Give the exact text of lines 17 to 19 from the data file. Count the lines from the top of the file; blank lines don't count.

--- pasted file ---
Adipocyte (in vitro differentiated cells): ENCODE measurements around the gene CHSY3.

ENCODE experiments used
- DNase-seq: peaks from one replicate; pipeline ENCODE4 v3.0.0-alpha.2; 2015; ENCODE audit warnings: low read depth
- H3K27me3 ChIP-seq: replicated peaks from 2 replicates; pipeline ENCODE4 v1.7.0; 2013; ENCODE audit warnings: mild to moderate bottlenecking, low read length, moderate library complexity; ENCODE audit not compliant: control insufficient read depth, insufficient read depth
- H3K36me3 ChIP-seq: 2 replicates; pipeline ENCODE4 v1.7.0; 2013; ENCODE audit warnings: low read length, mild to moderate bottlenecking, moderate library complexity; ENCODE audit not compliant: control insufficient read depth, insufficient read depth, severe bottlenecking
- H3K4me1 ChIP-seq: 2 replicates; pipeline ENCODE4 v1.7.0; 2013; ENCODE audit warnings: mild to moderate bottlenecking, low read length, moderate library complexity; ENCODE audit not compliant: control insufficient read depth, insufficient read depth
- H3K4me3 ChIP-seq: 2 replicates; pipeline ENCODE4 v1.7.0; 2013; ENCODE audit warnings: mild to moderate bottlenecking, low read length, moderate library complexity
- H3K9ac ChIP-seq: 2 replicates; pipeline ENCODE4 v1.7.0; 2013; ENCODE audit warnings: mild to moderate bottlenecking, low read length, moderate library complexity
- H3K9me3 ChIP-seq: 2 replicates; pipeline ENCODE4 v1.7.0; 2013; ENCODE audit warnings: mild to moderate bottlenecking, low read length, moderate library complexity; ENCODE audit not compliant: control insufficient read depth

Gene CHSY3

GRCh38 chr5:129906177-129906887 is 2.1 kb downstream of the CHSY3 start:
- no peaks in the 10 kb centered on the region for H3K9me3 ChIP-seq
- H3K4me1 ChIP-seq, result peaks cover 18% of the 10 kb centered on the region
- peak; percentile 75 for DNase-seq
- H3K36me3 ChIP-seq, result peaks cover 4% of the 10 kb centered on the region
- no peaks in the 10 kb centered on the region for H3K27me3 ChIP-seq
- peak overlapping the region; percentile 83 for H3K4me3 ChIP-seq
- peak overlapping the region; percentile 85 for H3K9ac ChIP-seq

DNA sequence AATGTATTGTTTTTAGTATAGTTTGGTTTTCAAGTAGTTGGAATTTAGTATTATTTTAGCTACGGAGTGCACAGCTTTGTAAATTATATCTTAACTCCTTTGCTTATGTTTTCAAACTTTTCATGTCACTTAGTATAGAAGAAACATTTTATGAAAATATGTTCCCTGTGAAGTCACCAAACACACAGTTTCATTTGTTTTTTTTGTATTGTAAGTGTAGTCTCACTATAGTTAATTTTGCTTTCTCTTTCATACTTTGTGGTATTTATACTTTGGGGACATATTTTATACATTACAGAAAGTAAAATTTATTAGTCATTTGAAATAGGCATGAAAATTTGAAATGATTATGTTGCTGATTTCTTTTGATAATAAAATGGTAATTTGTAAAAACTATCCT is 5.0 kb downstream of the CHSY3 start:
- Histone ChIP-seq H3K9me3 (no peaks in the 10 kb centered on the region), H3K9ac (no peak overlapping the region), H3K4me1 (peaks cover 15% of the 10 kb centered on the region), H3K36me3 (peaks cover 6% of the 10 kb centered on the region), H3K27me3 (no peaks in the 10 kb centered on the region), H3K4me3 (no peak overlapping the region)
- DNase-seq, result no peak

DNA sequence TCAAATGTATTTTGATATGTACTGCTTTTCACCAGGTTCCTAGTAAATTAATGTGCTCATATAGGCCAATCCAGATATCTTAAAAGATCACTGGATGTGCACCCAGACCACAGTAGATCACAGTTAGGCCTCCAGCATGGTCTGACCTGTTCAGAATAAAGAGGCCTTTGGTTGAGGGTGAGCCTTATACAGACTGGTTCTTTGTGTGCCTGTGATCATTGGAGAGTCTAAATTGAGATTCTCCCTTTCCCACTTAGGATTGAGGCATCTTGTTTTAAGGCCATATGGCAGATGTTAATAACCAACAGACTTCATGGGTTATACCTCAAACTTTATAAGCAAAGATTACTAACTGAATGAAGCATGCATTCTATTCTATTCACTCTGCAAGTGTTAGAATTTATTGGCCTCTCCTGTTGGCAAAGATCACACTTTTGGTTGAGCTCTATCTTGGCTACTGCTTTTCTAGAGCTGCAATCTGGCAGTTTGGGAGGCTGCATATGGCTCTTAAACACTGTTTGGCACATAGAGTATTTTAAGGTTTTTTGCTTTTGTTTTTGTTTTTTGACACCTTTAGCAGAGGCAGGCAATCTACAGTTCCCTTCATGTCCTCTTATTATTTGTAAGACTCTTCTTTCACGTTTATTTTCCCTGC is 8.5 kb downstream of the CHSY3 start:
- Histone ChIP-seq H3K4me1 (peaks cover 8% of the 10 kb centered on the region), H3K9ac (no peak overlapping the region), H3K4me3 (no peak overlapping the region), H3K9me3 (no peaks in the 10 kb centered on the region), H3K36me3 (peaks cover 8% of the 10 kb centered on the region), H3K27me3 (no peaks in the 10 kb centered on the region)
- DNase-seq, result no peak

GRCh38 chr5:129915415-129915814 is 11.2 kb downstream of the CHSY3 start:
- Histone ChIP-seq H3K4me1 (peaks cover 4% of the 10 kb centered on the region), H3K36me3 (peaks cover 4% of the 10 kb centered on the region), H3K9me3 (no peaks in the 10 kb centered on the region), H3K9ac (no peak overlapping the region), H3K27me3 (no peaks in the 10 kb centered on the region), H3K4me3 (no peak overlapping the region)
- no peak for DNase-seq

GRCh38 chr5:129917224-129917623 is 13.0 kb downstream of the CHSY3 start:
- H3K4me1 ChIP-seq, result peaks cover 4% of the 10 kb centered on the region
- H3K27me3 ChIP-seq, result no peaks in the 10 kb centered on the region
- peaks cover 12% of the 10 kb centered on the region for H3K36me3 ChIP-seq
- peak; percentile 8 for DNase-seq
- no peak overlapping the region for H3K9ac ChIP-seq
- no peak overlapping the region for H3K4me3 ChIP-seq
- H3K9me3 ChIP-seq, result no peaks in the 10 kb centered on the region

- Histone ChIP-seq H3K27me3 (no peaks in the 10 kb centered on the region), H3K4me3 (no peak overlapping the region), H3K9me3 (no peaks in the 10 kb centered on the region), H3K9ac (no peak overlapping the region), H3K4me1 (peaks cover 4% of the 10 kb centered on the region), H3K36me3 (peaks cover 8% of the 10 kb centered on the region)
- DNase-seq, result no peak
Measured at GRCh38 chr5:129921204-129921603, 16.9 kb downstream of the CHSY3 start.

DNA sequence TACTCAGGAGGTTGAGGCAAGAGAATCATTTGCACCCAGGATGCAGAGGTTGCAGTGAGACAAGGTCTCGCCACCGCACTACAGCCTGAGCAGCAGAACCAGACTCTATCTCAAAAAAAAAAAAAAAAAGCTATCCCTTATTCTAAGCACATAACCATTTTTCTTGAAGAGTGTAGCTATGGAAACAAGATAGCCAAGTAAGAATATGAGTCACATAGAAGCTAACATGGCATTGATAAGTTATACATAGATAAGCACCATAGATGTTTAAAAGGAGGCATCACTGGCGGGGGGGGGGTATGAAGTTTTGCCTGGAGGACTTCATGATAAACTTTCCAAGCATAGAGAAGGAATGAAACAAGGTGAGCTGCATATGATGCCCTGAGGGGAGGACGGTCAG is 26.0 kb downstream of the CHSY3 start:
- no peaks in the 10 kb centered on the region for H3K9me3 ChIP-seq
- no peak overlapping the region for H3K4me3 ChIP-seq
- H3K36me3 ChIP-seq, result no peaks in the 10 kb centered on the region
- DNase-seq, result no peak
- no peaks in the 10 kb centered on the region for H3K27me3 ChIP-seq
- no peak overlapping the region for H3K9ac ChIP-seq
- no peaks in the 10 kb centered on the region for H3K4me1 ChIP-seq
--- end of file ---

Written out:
- peak overlapping the region; percentile 83 for H3K4me3 ChIP-seq
- peak overlapping the region; percentile 85 for H3K9ac ChIP-seq

DNA sequence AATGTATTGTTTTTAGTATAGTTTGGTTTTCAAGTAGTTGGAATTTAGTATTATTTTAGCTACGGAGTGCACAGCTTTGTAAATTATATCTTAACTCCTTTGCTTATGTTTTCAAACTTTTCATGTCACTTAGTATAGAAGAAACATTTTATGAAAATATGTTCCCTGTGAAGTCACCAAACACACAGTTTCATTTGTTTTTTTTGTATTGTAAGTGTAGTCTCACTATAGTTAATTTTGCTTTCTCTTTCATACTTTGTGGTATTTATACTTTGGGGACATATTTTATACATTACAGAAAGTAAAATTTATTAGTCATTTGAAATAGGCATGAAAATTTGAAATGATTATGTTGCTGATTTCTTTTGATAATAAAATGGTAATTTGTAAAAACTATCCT is 5.0 kb downstream of the CHSY3 start: